A matter of scales: Does the management of marine recreational fisheries follow the ecosystem approach to fisheries in Europe?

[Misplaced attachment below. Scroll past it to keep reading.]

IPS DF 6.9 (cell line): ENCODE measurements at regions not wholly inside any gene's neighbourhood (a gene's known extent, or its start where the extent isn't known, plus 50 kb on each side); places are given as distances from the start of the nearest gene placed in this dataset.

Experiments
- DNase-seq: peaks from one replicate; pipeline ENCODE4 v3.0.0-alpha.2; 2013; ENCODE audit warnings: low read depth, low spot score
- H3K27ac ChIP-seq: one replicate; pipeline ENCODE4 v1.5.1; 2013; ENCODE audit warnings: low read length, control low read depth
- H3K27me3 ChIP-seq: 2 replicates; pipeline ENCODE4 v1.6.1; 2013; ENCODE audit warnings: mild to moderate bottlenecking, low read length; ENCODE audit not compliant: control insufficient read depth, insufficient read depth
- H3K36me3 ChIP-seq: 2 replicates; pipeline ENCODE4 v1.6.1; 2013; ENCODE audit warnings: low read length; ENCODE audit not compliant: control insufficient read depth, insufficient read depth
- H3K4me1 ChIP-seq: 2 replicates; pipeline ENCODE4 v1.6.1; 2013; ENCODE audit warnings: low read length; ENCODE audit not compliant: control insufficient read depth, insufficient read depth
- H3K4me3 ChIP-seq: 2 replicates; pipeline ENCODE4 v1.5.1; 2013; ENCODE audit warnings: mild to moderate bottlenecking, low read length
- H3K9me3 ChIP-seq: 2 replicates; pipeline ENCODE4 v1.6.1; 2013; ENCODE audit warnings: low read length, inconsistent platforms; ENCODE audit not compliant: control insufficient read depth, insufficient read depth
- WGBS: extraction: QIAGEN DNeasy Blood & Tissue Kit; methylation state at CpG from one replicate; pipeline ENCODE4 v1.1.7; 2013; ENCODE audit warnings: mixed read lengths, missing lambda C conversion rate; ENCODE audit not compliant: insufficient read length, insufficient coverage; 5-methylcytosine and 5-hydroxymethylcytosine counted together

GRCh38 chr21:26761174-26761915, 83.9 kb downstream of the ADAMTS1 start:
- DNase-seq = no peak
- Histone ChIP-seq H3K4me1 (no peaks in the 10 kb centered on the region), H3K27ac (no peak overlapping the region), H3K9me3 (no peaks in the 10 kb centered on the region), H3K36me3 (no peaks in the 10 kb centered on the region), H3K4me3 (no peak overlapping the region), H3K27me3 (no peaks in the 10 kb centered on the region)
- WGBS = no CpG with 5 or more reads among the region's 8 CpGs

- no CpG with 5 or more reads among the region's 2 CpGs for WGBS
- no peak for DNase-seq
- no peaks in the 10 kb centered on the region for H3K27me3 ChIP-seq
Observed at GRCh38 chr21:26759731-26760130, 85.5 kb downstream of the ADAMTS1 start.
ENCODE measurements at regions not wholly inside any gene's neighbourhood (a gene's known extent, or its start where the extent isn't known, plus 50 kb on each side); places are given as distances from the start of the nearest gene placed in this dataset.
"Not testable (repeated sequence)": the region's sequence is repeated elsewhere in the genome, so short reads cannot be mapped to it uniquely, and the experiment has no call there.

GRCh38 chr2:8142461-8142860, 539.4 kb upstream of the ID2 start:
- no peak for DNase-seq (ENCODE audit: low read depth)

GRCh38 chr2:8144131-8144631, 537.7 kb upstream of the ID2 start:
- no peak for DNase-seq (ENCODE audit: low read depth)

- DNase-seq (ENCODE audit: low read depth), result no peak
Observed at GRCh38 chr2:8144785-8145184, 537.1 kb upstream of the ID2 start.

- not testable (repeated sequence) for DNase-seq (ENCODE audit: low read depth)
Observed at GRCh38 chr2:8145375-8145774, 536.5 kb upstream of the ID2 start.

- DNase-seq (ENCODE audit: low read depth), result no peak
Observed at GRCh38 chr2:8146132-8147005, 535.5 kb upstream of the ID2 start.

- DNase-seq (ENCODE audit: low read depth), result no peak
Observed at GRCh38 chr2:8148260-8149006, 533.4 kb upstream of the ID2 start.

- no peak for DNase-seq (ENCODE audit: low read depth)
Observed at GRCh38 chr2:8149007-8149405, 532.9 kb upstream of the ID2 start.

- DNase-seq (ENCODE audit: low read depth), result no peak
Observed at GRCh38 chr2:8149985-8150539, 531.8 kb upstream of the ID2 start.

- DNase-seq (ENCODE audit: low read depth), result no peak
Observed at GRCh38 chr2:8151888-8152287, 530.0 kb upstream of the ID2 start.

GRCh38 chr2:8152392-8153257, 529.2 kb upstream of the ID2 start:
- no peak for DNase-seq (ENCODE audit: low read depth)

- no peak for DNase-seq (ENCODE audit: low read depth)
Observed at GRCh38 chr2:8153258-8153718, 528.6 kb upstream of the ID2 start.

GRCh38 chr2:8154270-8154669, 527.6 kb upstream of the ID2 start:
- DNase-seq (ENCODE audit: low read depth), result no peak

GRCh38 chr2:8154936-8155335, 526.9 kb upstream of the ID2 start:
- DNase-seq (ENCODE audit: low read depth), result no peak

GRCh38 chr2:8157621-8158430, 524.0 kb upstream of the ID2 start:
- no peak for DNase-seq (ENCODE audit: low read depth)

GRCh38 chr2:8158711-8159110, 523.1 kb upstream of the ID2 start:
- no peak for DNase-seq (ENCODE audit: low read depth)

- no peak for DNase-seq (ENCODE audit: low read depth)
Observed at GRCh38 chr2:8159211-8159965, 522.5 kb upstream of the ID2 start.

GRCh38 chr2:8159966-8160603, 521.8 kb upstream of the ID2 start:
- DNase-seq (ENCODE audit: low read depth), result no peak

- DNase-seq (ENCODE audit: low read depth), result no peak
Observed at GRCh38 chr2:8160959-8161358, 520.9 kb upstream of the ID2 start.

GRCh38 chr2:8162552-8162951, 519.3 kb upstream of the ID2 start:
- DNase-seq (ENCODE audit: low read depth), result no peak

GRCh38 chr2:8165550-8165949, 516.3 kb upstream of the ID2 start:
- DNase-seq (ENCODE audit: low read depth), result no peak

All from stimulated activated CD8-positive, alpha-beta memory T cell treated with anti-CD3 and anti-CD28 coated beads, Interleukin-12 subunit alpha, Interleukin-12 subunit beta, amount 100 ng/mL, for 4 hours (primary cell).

European policy-makers are increasingly aware of the ecological and socioeconomic relevance of marine recreational fisheries (MRF), but there are still gaps in the information needed to achieve sustainable management. How is the current management of European MRF performed? Is it promoting the Ecosystem Approach to Fisheries (EAF)? The management of MRF in Europe was reviewed by analyzing how different European regulations align with the EAF in different geographic and administrative scales. Text mining tools were used to identify key concepts and analyze the text of legal regulations on MRF in the European Union (EU), Portugal, Spain and the United Kingdom (UK). Also, the Ecosystem Fisheries Legal Assessment (EFLA) framework was used to assess the alignment of the regulations with the EAF. The number of regulations about MRF in Spain and Portugal is higher than in the UK and the EU, probably because the relative higher importance of regional regulations in Spain and Portugal, and the limitations imposed to recreational fishers in marine protected areas (MPAs). The lack of specific regulations on MRF in the EU, and open-access in the UK for recreational fishers, except for Atlantic salmon Salmo salar, explain their lower number of regulations. The EFLA framework showed that the European public policies on MRF follow the EAF principles. Enough attention is payed to ecological components, but socio-economic sustainability could be improved. However, policy efficiency could be lower than expected because potential institutional misfits derived from the eventual confluence of different spatial scales.
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